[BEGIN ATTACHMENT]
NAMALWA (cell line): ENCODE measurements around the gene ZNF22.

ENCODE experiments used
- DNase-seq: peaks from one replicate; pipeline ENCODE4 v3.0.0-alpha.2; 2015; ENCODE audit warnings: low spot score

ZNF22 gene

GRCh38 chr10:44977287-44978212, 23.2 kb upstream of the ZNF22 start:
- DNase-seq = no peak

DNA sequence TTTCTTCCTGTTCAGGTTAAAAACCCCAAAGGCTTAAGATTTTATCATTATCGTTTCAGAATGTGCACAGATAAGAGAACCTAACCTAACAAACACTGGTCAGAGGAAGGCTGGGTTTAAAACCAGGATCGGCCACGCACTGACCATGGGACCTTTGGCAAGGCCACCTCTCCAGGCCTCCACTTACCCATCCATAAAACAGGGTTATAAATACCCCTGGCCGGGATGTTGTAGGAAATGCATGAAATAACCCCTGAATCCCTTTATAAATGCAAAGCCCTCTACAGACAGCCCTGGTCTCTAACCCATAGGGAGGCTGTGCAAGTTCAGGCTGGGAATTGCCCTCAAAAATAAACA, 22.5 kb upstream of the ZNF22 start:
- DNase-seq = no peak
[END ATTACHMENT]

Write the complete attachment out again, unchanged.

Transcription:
NAMALWA (cell line): ENCODE measurements around the gene ZNF22.

ENCODE experiments used
- DNase-seq: peaks from one replicate; pipeline ENCODE4 v3.0.0-alpha.2; 2015; ENCODE audit warnings: low spot score

ZNF22 gene

GRCh38 chr10:44977287-44978212, 23.2 kb upstream of the ZNF22 start:
- DNase-seq = no peak

DNA sequence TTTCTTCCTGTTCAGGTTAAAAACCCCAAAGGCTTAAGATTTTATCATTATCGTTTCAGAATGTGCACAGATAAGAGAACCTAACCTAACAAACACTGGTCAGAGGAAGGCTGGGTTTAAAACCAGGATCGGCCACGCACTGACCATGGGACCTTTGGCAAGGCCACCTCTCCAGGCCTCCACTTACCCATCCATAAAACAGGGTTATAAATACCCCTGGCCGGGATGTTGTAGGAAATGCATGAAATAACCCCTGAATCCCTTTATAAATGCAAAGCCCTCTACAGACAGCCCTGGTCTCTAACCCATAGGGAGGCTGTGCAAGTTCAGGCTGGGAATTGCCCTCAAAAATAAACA, 22.5 kb upstream of the ZNF22 start:
- DNase-seq = no peak